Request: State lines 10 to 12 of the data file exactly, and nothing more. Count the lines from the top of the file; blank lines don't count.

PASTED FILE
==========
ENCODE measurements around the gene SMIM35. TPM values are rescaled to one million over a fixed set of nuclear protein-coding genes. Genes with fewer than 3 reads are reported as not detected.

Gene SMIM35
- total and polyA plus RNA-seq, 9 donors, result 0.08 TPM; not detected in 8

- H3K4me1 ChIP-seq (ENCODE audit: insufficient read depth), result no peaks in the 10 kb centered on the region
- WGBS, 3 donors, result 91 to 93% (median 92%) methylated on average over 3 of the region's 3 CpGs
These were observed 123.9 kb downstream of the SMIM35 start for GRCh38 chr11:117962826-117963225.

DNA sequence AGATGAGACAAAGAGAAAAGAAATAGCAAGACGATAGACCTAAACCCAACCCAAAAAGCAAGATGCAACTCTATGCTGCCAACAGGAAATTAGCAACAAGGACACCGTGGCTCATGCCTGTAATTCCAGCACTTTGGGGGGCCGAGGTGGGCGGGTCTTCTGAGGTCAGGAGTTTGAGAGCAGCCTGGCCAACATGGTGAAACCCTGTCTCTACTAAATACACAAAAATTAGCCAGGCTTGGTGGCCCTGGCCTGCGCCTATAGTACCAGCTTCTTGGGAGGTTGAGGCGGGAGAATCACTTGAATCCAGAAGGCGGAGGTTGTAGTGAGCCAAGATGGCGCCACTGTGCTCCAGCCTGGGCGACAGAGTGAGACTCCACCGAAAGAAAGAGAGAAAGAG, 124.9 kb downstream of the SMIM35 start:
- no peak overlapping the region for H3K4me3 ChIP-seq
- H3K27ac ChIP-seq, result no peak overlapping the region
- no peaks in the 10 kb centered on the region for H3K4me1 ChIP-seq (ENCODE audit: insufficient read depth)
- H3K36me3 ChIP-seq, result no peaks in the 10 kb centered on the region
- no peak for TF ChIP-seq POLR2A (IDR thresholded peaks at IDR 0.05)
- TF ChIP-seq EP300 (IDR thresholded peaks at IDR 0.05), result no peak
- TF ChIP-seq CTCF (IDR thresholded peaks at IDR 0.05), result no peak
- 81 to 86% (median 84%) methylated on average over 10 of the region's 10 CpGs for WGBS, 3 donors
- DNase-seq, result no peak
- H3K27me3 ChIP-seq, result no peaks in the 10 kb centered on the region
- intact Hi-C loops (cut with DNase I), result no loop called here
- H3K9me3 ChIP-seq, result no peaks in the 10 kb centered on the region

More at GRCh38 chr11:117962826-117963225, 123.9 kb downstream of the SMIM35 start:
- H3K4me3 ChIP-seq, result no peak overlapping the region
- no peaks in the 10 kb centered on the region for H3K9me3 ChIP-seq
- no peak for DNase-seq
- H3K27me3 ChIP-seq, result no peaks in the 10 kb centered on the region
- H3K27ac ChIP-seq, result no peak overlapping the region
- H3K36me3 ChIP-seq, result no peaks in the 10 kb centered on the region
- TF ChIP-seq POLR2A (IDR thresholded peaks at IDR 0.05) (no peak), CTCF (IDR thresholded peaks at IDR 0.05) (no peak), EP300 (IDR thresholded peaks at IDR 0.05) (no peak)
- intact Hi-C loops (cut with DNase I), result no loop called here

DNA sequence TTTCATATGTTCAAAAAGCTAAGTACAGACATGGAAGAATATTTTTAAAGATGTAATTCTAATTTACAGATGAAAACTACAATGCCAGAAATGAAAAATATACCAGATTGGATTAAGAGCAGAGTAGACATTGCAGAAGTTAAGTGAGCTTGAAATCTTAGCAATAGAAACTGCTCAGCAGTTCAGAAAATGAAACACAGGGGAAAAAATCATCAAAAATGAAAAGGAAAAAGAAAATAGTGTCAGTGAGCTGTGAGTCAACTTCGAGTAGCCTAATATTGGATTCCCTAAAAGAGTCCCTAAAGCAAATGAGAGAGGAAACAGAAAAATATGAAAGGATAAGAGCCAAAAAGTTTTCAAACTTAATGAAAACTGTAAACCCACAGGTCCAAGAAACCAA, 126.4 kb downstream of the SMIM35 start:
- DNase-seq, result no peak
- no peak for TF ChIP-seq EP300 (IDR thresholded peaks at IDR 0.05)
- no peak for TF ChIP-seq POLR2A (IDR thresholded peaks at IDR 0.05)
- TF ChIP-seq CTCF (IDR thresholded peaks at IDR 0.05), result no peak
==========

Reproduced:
- no peaks in the 10 kb centered on the region for H3K4me1 ChIP-seq (ENCODE audit: insufficient read depth)
- H3K36me3 ChIP-seq, result no peaks in the 10 kb centered on the region
- no peak for TF ChIP-seq POLR2A (IDR thresholded peaks at IDR 0.05)